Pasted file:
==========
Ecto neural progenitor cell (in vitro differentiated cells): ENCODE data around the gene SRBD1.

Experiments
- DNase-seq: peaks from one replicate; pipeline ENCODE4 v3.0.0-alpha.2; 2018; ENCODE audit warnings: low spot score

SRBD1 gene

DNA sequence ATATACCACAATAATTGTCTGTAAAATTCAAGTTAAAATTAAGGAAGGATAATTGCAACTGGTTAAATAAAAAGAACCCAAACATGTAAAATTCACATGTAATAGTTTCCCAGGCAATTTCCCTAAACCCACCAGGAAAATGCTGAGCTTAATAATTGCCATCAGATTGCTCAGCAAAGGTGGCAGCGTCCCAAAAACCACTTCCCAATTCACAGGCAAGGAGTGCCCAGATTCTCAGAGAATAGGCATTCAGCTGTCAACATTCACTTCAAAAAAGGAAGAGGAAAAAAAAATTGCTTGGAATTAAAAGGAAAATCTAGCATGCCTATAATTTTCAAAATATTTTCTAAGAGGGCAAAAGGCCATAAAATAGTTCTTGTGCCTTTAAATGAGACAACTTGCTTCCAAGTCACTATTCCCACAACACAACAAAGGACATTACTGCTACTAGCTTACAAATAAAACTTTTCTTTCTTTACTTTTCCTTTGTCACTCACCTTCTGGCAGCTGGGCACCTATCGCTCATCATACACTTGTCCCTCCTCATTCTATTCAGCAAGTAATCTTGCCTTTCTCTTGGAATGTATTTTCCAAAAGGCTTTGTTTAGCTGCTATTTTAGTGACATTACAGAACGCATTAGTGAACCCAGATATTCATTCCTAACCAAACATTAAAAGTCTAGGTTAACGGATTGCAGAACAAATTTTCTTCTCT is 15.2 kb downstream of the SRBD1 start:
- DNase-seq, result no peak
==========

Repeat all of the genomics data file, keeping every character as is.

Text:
Ecto neural progenitor cell (in vitro differentiated cells): ENCODE data around the gene SRBD1.

Experiments
- DNase-seq: peaks from one replicate; pipeline ENCODE4 v3.0.0-alpha.2; 2018; ENCODE audit warnings: low spot score

SRBD1 gene

DNA sequence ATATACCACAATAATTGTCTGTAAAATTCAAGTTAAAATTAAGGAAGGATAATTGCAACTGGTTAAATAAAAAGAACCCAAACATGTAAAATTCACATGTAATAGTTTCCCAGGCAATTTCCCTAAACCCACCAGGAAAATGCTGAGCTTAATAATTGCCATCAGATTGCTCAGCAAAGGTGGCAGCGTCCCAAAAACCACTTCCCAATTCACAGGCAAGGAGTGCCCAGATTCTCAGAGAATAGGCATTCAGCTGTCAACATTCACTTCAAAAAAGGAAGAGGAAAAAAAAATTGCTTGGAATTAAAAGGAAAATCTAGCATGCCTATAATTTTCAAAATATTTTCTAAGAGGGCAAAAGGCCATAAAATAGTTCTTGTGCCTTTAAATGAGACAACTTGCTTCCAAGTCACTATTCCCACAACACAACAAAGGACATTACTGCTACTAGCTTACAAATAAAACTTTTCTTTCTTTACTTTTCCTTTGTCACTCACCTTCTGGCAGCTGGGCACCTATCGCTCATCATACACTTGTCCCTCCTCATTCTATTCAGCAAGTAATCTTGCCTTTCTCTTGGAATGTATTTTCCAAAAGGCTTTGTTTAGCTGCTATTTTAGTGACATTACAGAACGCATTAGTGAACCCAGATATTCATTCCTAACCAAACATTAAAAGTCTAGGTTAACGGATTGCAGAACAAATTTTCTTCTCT is 15.2 kb downstream of the SRBD1 start:
- DNase-seq, result no peak